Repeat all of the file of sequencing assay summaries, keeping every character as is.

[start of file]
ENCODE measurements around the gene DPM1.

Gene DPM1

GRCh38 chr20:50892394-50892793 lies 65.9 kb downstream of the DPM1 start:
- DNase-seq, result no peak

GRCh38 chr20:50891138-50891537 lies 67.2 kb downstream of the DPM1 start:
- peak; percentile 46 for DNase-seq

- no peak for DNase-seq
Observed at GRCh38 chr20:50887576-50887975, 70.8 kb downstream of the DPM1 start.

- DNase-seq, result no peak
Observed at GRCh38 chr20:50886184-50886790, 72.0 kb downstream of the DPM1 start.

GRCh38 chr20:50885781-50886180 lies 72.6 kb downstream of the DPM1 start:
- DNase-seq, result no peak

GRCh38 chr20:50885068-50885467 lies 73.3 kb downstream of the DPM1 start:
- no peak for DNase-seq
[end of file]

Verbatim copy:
ENCODE measurements around the gene DPM1.

Gene DPM1

GRCh38 chr20:50892394-50892793 lies 65.9 kb downstream of the DPM1 start:
- DNase-seq, result no peak

GRCh38 chr20:50891138-50891537 lies 67.2 kb downstream of the DPM1 start:
- peak; percentile 46 for DNase-seq

- no peak for DNase-seq
Observed at GRCh38 chr20:50887576-50887975, 70.8 kb downstream of the DPM1 start.

- DNase-seq, result no peak
Observed at GRCh38 chr20:50886184-50886790, 72.0 kb downstream of the DPM1 start.

GRCh38 chr20:50885781-50886180 lies 72.6 kb downstream of the DPM1 start:
- DNase-seq, result no peak

GRCh38 chr20:50885068-50885467 lies 73.3 kb downstream of the DPM1 start:
- no peak for DNase-seq